United States v. Cassity, 546 F. Supp. 611 (E.D. Mich. 1981)

U.S. District Court for the Eastern District of Michigan - 546 F. Supp. 611 (E.D. Mich. 1981)
August 28, 1981

546 F. Supp. 611 (1981)

UNITED STATES of America, Plaintiff,
Larry Wayne CASSITY, Raymond Lee Dean, Terry Gene Hines, Stephen Gordon Lenk, and Billy Sword, Defendants.

Crim. A. No. 77-80932.

United States District Court, E. D. Michigan, S. D.

August 28, 1981.

*612 Ross Parker, Asst. U. S. Atty., Detroit, Mich., for plaintiff.

Edward Wishnow, Southfield, Mich., for defendants Cassity and Lenk.

John Mayer, Detroit, Mich., for defendant Hines.

Thomas Rosender, Pontiac, Mich., for defendant Sword.

Thomas E. Jackson, Federal Defender Office, Detroit, Mich., for defendant Dean.



FEIKENS, Chief Judge.

Defendants successfully challenged their 1978 convictions for conspiring to manufacture and manufacturing amphetamine, a *613 controlled substance, on the grounds that the evidence by which they were convicted was the fruit of illegal electronic surveillance. The United States Court of Appeals for the Sixth Circuit held that the search warrants pursuant to which the beepers were installed in two cans of chemicals and a heating mantle did not meet the requirements of the Fourth Amendment because they contained no expiration date or time limit, see United States v. Cassity, 631 F.2d 461 (6th Cir. 1980), and remanded the case to me for an evidentiary hearing on whether beeper (i. e., electronic homing device) surveillance violated each defendant's reasonable and legitimate expectation of privacy. I have been instructed to undertake the analysis set forth in United States v. Bailey, 628 F.2d 938 (6th Cir. 1980), to determine whether the evidence seized as a result of the beeper surveillance should be suppressed.



At an evidentiary hearing, defendant Cassity testified that he had resided at 2803 Stair, Detroit, for twenty to twenty-five years with his mother and father. His girlfriend also resided at this address and shared a bedroom with him. Cassity acknowledged that he had stored a green can of chemicals in the garage at the residence, although the can of chemicals was not his. The garage was kept locked and, even though other members of the residence had access to the garage, Cassity expected privacy when he placed the chemicals there for storage.

Defendant Hines testified that he drove a yellow van from Eight Mile and Greenfield Roads to a parking lot at the request of Cody, an alleged co-conspirator. Hines alleges that he had no knowledge there was a blue can of chemicals and a heating mantle in the rear of the van as there was an immovable partition behind the driver and passenger seats which precluded any view into the rear compartment. Similarly, no windows allowed a view of the contents of the compartment. Hines contends that he had a reasonable expectation of privacy in the van even though the van had been rented and he had been requested to move it by someone other than the owner.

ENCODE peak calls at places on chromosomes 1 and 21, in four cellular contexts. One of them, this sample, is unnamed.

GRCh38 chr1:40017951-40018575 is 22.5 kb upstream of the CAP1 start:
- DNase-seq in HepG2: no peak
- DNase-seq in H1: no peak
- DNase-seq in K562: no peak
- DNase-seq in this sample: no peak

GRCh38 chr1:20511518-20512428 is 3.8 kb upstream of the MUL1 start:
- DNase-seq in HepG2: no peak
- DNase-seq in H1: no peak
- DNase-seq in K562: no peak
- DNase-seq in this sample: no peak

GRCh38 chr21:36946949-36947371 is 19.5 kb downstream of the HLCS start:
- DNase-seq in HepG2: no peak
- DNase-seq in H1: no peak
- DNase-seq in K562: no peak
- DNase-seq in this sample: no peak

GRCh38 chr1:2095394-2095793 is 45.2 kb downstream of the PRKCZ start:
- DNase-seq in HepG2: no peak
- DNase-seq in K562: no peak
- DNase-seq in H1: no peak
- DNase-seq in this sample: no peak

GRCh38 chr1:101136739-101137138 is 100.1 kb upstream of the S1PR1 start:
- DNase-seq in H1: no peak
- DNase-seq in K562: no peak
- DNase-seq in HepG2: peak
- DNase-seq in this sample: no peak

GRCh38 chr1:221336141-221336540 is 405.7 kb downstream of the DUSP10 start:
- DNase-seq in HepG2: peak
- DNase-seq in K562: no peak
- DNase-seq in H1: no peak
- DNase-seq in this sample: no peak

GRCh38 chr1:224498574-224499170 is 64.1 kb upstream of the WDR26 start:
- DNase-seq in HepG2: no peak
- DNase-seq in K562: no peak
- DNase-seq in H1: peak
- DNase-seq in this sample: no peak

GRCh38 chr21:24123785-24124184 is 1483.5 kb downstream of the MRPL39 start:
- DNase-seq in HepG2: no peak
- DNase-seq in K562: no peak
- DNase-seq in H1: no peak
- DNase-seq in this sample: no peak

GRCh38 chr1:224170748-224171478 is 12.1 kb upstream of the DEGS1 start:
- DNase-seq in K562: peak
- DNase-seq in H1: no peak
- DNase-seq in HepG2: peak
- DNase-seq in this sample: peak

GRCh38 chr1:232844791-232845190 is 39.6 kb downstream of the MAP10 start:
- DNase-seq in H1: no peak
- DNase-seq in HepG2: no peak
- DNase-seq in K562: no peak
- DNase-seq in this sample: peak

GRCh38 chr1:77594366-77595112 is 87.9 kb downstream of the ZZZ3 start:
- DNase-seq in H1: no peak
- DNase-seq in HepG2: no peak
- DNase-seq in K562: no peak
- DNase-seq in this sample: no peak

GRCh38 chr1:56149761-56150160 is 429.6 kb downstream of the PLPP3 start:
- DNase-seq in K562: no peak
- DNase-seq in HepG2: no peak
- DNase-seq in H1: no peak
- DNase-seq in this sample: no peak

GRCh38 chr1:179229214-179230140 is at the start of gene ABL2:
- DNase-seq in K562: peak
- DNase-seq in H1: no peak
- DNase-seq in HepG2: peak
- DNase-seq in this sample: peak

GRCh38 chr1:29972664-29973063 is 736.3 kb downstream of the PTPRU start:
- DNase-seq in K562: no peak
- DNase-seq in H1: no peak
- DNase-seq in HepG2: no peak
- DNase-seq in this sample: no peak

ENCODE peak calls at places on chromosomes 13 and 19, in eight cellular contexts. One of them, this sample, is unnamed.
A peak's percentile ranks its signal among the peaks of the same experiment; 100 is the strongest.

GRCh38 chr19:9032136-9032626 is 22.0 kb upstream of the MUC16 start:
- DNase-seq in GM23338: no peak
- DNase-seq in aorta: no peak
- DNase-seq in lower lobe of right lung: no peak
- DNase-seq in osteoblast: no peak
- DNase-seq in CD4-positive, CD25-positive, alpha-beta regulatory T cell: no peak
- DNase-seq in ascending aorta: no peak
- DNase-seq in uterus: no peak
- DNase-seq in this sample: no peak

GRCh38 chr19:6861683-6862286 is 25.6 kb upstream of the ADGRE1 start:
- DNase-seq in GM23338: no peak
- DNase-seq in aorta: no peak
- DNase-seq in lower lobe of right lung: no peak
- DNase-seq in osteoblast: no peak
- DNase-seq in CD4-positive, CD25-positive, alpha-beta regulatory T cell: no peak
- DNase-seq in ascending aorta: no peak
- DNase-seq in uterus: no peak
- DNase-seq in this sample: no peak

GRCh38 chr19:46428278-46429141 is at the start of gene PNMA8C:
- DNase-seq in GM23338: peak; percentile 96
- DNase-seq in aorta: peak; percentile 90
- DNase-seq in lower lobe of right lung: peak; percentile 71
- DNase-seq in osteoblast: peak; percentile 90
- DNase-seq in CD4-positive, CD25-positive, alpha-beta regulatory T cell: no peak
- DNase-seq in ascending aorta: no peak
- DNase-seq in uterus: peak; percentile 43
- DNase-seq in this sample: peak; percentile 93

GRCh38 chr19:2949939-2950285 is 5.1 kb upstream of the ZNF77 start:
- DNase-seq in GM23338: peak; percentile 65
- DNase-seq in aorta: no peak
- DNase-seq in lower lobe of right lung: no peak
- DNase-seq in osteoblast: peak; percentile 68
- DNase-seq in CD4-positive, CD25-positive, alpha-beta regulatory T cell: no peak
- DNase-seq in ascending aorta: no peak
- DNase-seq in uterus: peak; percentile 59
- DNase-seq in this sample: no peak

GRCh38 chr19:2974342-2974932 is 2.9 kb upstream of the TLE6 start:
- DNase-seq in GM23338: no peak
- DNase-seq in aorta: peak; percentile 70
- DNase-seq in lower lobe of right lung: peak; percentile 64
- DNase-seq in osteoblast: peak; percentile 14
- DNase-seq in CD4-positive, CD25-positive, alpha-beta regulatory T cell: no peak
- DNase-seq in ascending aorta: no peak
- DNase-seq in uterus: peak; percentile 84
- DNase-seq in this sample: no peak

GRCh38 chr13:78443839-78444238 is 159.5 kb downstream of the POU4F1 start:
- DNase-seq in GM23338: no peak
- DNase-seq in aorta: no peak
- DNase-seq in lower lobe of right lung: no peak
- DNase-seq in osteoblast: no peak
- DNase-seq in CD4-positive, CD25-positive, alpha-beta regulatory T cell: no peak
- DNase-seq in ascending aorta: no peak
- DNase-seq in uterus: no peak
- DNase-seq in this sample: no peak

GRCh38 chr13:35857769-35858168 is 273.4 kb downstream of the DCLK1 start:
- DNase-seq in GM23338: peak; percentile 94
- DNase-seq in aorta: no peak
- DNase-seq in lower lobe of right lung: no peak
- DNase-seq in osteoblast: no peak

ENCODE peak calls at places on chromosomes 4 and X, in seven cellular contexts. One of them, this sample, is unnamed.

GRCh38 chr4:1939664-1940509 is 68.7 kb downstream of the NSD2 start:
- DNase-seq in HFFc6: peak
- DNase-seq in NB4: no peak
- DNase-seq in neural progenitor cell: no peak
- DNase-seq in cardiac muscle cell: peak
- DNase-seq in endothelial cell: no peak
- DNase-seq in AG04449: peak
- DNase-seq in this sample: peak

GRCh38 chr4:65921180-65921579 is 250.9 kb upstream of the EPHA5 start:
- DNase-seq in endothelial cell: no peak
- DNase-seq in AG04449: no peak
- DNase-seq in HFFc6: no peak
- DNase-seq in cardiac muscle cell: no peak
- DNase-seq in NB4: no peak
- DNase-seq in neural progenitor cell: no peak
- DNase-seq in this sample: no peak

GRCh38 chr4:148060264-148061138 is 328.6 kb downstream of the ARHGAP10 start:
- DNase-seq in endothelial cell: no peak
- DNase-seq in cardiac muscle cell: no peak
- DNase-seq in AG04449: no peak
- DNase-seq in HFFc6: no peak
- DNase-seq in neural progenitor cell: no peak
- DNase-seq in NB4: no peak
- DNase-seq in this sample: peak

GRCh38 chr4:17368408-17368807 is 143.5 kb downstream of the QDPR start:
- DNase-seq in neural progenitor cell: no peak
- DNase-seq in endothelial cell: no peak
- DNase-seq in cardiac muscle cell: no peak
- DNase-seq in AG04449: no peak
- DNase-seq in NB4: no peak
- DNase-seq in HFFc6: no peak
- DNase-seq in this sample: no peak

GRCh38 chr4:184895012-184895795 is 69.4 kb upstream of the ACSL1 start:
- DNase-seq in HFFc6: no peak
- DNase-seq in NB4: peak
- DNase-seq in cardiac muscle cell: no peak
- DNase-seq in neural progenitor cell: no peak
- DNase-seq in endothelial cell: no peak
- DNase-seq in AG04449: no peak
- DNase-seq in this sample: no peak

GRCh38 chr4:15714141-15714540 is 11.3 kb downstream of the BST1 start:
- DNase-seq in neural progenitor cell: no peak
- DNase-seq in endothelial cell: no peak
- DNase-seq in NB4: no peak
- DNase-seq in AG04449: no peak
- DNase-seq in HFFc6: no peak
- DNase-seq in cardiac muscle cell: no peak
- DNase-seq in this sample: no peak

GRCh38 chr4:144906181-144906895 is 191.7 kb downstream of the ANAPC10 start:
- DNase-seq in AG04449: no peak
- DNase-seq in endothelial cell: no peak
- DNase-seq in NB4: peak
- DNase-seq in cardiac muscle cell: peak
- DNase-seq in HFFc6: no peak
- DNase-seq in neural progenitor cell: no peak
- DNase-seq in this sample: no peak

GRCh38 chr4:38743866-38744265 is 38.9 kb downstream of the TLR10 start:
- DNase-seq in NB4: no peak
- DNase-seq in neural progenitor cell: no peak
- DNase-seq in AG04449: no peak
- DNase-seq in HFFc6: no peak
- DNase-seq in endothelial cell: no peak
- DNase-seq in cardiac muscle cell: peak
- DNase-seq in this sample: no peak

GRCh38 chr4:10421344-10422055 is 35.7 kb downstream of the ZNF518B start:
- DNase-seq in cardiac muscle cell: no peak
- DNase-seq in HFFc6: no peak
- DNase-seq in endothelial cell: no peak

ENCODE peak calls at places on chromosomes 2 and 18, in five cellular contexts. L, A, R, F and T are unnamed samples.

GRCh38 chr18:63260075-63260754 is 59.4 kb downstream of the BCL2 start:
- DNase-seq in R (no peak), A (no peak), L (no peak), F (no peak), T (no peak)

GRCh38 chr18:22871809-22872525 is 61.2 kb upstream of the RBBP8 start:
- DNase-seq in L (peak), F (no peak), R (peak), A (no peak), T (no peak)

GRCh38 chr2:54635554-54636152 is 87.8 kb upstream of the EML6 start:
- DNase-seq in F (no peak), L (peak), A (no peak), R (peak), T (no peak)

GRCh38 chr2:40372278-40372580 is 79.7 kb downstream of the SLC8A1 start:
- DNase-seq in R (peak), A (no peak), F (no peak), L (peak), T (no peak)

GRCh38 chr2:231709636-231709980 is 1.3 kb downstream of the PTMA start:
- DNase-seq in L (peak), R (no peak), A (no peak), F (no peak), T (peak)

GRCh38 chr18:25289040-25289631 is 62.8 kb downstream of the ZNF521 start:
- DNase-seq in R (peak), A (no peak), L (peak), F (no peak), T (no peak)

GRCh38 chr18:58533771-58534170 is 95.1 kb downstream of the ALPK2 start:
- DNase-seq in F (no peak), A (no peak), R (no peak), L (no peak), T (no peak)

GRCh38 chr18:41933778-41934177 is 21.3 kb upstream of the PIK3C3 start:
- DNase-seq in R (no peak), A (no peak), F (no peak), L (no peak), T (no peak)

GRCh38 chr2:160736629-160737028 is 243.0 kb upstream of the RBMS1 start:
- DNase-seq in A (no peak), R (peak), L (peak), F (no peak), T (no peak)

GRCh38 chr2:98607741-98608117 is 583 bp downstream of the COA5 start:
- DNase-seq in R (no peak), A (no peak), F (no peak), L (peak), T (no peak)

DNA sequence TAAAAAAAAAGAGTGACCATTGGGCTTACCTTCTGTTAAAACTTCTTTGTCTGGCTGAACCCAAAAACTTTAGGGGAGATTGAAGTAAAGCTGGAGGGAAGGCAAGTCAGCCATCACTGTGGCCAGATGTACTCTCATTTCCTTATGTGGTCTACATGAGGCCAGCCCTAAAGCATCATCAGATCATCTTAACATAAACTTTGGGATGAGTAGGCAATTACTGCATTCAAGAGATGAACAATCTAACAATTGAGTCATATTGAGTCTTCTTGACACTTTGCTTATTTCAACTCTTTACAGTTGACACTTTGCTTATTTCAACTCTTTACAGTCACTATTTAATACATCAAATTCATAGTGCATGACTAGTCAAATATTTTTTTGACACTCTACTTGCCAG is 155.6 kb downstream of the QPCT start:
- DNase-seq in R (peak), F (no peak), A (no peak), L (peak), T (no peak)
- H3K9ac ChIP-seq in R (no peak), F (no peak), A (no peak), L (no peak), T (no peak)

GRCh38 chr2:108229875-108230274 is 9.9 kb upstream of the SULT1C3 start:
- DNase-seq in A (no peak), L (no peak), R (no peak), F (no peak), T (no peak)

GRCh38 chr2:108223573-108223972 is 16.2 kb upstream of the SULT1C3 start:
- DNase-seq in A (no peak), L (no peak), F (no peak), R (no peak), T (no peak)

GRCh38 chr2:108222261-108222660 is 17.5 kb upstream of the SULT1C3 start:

The 1494 Calvary, Detroit, address is a quadruplex, part of which was rented by defendant Sword and his friend. Sword lived there with his girlfriend and his friend, the friend's wife, and child. Only Sword and his friend had a key to the basement, which was normally kept locked and where at least one of the cans of chemicals was located. Other individuals were permitted access to the basement, including his friend's mother-in-law who lived next door. Sword maintains that he expected the residence to be private, although it was shared by others, and that those persons living in the apartment had exclusive control of the premises.

The Dean family owned the 6344 Hanson, Detroit, residence where the cans of chemicals and the clandestine laboratory were located. Defendant Lenk was a guest in that house for four days prior to its search on August 17, 1977. Lenk shared meals at the residence, kept his personal belongings there during his stay, and had the right to come and go when he so desired. Lenk contends that he reasonably expected privacy at that address by virtue of his guest status.[1]



In this case, since the Court of Appeals has held that the search warrants secured for the installation of the beepers in the cans of precursor chemicals and the heating mantle were invalid because they contained no termination date,[2]United States v. Cassity, *614 supra, at 464, the intrusion and searches must be analyzed as warrantless searches.

Warrantless searches may be valid if they are not "unreasonable". A search is unreasonable if it violates a person's reasonable, legitimate expectation of privacy. The United States Supreme Court has indicated that a reasonable expectation of privacy is determined by a two-pronged test. Katz v. United States, 389 U.S. 347, 361, 88 S. Ct. 507, 516, 19 L. Ed. 2d 576 (1967) (Harlan, J., concurring); Smith v. Maryland, 442 U.S. 735, 99 S. Ct. 2577, 61 L. Ed. 2d 220 (1979). Accord, United States v. Bailey, supra, at 941. First, the defendant must exhibit a subjective expectation of privacy, defined from an examination of the totality of the circumstances. Rawlings v. Kentucky, 448 U.S. 98, n.3 at 104, 100 S. Ct. 2556, n.3 at 2561, 65 L. Ed. 2d 633 (1980). Second, the expectation must be one that society is prepared to recognize as legitimate, a more objective test. Rakas v. Illinois, 439 U.S. 128, 99 S. Ct. 421, 58 L. Ed. 2d 387 (1978).

Legitimation of expectations of privacy by law must have a source outside of the Fourth Amendment, either by reference to concepts of real or personal property law or to understandings that are recognized and permitted by society. One of the main rights attaching to property is the right to exclude others, see W. Blackstone, Commentaries, Book 2, ch. 1, and one who owns or lawfully possesses or controls property will in all likelihood have a legitimate expectation of privacy by virtue of this right to exclude. Expectations of privacy protected by the Fourth Amendment, of course, need not be based on a common-law interest in real or personal property, or on the invasion of such an interest.... But by focusing on legitimate expectations of privacy in Fourth Amendment jurisprudence, the Court has not altogether abandoned use of property concepts in determining the presence or absence of the privacy interests protected by that Amendment.